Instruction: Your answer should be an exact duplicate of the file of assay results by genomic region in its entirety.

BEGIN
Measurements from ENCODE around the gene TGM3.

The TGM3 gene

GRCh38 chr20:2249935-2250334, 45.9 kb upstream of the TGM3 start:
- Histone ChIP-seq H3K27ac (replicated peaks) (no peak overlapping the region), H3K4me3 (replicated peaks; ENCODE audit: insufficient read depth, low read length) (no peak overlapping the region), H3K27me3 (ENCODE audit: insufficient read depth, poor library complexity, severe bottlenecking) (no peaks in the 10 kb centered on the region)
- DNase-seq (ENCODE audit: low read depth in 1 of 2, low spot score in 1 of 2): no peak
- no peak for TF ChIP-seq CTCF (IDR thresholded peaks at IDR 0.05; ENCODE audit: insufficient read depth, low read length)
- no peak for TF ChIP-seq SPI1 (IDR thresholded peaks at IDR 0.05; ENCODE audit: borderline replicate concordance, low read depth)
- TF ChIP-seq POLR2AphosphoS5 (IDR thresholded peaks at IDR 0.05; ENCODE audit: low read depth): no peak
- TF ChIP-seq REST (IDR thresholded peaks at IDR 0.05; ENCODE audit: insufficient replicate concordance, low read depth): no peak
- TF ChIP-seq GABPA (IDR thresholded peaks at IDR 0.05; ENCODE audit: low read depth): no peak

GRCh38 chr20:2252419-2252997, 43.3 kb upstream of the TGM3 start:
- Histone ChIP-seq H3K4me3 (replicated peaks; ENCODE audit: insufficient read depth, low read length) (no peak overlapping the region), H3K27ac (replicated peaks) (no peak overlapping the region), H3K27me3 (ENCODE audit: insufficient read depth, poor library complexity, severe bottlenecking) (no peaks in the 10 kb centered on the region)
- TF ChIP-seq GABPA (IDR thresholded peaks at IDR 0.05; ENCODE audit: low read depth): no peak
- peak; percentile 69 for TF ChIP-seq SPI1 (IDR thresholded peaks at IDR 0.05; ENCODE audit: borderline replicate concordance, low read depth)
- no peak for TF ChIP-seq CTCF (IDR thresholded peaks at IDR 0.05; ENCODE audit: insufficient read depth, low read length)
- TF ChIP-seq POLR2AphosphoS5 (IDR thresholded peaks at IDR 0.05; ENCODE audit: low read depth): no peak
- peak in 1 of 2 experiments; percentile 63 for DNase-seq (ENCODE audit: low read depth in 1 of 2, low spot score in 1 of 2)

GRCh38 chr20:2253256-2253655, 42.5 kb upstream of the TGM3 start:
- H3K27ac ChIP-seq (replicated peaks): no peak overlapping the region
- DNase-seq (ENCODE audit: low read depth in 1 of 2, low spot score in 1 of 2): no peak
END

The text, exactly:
Measurements from ENCODE around the gene TGM3.

The TGM3 gene

GRCh38 chr20:2249935-2250334, 45.9 kb upstream of the TGM3 start:
- Histone ChIP-seq H3K27ac (replicated peaks) (no peak overlapping the region), H3K4me3 (replicated peaks; ENCODE audit: insufficient read depth, low read length) (no peak overlapping the region), H3K27me3 (ENCODE audit: insufficient read depth, poor library complexity, severe bottlenecking) (no peaks in the 10 kb centered on the region)
- DNase-seq (ENCODE audit: low read depth in 1 of 2, low spot score in 1 of 2): no peak
- no peak for TF ChIP-seq CTCF (IDR thresholded peaks at IDR 0.05; ENCODE audit: insufficient read depth, low read length)
- no peak for TF ChIP-seq SPI1 (IDR thresholded peaks at IDR 0.05; ENCODE audit: borderline replicate concordance, low read depth)
- TF ChIP-seq POLR2AphosphoS5 (IDR thresholded peaks at IDR 0.05; ENCODE audit: low read depth): no peak
- TF ChIP-seq REST (IDR thresholded peaks at IDR 0.05; ENCODE audit: insufficient replicate concordance, low read depth): no peak
- TF ChIP-seq GABPA (IDR thresholded peaks at IDR 0.05; ENCODE audit: low read depth): no peak

GRCh38 chr20:2252419-2252997, 43.3 kb upstream of the TGM3 start:
- Histone ChIP-seq H3K4me3 (replicated peaks; ENCODE audit: insufficient read depth, low read length) (no peak overlapping the region), H3K27ac (replicated peaks) (no peak overlapping the region), H3K27me3 (ENCODE audit: insufficient read depth, poor library complexity, severe bottlenecking) (no peaks in the 10 kb centered on the region)
- TF ChIP-seq GABPA (IDR thresholded peaks at IDR 0.05; ENCODE audit: low read depth): no peak
- peak; percentile 69 for TF ChIP-seq SPI1 (IDR thresholded peaks at IDR 0.05; ENCODE audit: borderline replicate concordance, low read depth)
- no peak for TF ChIP-seq CTCF (IDR thresholded peaks at IDR 0.05; ENCODE audit: insufficient read depth, low read length)
- TF ChIP-seq POLR2AphosphoS5 (IDR thresholded peaks at IDR 0.05; ENCODE audit: low read depth): no peak
- peak in 1 of 2 experiments; percentile 63 for DNase-seq (ENCODE audit: low read depth in 1 of 2, low spot score in 1 of 2)

GRCh38 chr20:2253256-2253655, 42.5 kb upstream of the TGM3 start:
- H3K27ac ChIP-seq (replicated peaks): no peak overlapping the region
- DNase-seq (ENCODE audit: low read depth in 1 of 2, low spot score in 1 of 2): no peak